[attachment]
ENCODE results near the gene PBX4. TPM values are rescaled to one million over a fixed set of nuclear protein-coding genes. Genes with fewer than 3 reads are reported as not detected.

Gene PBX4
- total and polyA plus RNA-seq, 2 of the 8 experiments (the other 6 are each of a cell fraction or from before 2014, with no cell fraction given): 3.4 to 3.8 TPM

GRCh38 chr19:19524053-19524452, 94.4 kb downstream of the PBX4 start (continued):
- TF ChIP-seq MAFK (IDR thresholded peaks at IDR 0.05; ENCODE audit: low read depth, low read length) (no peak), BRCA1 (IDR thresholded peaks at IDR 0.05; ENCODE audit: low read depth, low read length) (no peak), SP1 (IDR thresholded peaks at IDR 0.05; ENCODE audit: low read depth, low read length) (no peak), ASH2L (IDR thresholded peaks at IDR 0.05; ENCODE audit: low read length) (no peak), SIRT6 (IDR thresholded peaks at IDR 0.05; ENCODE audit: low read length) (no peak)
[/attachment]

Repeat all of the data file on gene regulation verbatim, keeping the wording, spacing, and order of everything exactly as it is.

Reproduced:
ENCODE results near the gene PBX4. TPM values are rescaled to one million over a fixed set of nuclear protein-coding genes. Genes with fewer than 3 reads are reported as not detected.

Gene PBX4
- total and polyA plus RNA-seq, 2 of the 8 experiments (the other 6 are each of a cell fraction or from before 2014, with no cell fraction given): 3.4 to 3.8 TPM

GRCh38 chr19:19524053-19524452, 94.4 kb downstream of the PBX4 start (continued):
- TF ChIP-seq MAFK (IDR thresholded peaks at IDR 0.05; ENCODE audit: low read depth, low read length) (no peak), BRCA1 (IDR thresholded peaks at IDR 0.05; ENCODE audit: low read depth, low read length) (no peak), SP1 (IDR thresholded peaks at IDR 0.05; ENCODE audit: low read depth, low read length) (no peak), ASH2L (IDR thresholded peaks at IDR 0.05; ENCODE audit: low read length) (no peak), SIRT6 (IDR thresholded peaks at IDR 0.05; ENCODE audit: low read length) (no peak)